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Labor unions need be the unambiguous champions of the high road and commit to working in partnership with employers to train and support employees in delivering industry-leading productivity, customer service, and innovation needed to justify and support great jobs. That’s what the unions at Kaiser Permanente, Southwest, Ford, and Costco do now. In return for the trust and commitment high-road companies put in them, the workforce must do its part by leading the charge for improved customer service, productivity, and innovations in how they do their jobs.

Entrepreneurial and tech-savvy young workers might think about developing “great company/great job” apps for iPhones or equivalent devices that tell each other which employers in their labor markets offer these practices and which do not. Glassdoor and similar websites are good starts in this direction. Startup techies take notice — here is a great business opportunity in waiting. Imagine a 2020 sequel to the Michael Douglas film. It could be called Main Street: “Greed is out,” the new Gekko would proclaim. “Great jobs are good.”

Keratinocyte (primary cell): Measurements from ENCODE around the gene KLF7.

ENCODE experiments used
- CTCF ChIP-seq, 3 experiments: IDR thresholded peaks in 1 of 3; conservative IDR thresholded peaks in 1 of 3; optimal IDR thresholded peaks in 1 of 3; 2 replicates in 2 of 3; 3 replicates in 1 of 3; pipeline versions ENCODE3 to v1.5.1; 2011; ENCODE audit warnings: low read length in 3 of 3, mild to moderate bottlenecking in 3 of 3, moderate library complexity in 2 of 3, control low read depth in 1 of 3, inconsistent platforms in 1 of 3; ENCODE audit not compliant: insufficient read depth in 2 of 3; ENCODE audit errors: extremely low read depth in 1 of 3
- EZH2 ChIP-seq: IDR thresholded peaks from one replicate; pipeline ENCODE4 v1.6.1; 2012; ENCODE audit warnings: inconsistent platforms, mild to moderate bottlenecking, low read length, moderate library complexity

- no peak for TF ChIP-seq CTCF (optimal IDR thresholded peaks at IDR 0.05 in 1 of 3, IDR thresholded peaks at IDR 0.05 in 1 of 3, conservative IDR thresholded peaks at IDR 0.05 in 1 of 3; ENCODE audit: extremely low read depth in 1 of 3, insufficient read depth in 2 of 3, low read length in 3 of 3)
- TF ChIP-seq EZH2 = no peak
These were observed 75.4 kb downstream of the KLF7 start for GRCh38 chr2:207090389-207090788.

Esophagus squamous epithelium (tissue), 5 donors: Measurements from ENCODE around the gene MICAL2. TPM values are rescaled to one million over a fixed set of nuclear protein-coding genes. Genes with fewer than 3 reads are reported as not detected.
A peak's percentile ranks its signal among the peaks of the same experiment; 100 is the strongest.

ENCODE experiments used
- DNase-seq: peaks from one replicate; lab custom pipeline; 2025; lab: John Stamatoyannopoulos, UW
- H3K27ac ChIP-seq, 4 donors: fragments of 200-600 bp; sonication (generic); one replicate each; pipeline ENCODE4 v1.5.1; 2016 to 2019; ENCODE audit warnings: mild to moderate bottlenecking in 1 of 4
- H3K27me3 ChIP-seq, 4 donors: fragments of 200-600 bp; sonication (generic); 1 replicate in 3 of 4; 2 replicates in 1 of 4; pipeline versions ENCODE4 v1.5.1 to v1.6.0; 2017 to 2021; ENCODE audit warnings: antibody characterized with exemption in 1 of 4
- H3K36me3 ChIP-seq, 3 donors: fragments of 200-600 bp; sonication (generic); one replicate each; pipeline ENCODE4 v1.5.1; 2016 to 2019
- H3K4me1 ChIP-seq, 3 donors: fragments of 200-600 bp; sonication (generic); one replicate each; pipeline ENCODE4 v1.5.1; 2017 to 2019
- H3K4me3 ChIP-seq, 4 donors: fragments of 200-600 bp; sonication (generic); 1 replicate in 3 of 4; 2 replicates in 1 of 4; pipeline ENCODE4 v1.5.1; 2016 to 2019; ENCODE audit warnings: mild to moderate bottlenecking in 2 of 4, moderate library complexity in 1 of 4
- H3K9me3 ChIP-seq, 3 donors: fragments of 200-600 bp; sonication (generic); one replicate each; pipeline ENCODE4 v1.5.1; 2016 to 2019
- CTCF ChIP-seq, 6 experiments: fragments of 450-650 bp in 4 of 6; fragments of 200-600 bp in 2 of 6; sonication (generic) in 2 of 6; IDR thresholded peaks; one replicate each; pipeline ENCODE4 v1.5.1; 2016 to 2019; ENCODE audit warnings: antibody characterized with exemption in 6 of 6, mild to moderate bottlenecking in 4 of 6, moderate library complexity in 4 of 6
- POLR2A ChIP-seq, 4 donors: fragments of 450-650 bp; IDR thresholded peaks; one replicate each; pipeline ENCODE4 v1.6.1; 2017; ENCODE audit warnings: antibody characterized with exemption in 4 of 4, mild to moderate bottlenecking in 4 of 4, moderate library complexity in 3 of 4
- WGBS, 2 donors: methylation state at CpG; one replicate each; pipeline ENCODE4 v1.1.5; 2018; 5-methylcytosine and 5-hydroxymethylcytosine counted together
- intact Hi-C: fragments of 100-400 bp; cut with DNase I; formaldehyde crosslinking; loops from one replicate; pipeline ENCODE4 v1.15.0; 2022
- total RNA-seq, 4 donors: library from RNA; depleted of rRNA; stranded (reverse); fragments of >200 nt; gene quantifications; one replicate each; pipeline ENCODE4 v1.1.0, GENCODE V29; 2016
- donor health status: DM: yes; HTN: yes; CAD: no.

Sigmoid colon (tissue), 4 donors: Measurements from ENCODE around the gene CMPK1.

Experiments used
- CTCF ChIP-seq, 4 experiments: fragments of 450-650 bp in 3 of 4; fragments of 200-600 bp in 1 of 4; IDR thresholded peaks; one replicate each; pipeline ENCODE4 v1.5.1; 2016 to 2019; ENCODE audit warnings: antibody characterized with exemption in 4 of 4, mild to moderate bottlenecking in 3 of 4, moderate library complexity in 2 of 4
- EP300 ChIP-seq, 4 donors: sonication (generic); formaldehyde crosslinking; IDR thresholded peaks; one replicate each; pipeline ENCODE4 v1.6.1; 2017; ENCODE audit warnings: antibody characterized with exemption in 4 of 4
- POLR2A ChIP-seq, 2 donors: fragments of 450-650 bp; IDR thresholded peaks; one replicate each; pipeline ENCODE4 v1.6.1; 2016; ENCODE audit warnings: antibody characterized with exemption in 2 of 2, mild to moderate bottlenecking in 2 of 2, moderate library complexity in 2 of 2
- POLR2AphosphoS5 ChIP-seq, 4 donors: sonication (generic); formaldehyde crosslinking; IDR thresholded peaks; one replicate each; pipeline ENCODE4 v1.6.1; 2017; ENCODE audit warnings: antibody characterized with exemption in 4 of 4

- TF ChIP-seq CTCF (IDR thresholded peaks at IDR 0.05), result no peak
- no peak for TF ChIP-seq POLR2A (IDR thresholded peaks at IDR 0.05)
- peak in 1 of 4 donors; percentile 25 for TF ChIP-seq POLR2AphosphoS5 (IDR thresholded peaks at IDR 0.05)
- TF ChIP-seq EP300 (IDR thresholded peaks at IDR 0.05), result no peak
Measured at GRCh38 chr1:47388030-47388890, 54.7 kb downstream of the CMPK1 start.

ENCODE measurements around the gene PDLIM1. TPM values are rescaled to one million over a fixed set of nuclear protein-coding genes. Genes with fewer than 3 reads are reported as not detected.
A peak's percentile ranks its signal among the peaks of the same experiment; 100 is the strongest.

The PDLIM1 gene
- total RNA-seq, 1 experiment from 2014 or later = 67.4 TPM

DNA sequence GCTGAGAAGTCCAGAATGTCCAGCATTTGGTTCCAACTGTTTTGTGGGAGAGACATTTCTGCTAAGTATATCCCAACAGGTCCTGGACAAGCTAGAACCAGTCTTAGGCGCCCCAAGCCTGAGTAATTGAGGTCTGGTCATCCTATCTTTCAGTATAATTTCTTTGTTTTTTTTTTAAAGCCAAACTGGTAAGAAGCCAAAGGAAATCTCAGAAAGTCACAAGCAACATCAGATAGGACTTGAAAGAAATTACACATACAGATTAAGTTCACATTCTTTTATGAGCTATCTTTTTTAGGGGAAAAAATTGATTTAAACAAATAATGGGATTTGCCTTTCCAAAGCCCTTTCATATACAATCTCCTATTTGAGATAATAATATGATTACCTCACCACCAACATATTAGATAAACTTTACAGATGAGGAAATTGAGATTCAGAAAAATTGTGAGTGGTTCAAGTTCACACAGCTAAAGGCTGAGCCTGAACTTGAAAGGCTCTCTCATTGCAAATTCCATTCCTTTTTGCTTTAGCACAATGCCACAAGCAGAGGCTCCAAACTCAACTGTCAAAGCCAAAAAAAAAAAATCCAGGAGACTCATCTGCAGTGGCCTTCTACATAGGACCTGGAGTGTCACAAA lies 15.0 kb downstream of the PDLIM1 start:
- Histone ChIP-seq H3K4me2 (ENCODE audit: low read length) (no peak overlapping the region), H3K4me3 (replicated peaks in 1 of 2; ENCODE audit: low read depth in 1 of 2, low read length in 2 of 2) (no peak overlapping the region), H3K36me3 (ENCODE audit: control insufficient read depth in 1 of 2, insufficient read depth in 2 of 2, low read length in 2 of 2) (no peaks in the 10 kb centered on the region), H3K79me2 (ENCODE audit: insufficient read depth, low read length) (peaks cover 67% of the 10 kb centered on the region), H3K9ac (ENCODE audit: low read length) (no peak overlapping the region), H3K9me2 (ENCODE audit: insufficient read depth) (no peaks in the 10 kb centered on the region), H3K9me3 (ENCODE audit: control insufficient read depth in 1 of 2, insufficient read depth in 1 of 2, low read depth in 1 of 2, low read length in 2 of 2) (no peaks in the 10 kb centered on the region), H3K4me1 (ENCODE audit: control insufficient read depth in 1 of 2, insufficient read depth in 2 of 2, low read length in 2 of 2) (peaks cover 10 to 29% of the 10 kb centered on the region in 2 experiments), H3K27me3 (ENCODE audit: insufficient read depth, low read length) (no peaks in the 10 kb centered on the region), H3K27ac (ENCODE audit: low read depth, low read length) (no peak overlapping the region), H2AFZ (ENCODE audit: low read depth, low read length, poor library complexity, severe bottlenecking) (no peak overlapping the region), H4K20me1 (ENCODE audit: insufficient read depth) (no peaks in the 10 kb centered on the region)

Thomas A. Kochan is a professor of industrial relations, work, and employment at the Massachusetts Institute of Technology’s Sloan School of Management. He is author of the book, Restoring the American Dream: A Working Families’ Agenda for America. More from Thomas Kochan: